The fact that most library books seldom circulate is part of the mystery and power of libraries.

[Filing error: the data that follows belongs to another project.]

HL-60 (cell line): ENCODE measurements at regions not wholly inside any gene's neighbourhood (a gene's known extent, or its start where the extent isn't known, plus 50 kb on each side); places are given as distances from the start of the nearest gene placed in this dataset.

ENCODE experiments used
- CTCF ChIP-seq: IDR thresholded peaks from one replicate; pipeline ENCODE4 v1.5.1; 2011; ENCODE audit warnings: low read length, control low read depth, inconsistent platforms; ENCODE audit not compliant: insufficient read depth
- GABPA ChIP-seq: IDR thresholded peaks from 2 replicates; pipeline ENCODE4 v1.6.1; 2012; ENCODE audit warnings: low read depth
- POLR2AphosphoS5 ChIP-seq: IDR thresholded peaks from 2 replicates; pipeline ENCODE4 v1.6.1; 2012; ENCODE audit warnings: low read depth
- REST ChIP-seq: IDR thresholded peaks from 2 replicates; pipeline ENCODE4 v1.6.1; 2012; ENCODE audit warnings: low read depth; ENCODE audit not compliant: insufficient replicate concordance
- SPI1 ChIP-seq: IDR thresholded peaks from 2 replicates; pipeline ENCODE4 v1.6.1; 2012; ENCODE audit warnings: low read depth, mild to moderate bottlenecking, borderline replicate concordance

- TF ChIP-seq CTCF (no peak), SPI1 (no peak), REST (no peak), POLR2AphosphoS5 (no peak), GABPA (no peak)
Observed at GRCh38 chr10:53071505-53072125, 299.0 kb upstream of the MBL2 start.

As the circuit supplants the printed page, and as more and more of our communications involve us in network processes - which of their nature plant us in a perpetual present - our perception of history will inevitably alter. Changes in information storage and access are bound to impinge on our historical memory. The depth of field that is our sense of the past is not only a linguistic construct, but is in some essential way represented by the book and physical accumulation of books in library spaces. In the contemplation of the single volume, or mass of volumes, we form a picture of time past as a growing deposit of sediment; we capture a sense of its depth and dimensionality. Moreover, we meet the past as much in the presentation of words in books of specific vintage as we do in any isolated fact or statistic. The database, useful as it is, expunges this context, this sense of chronology, and admits us to a weightless order in which all information is equally accessible.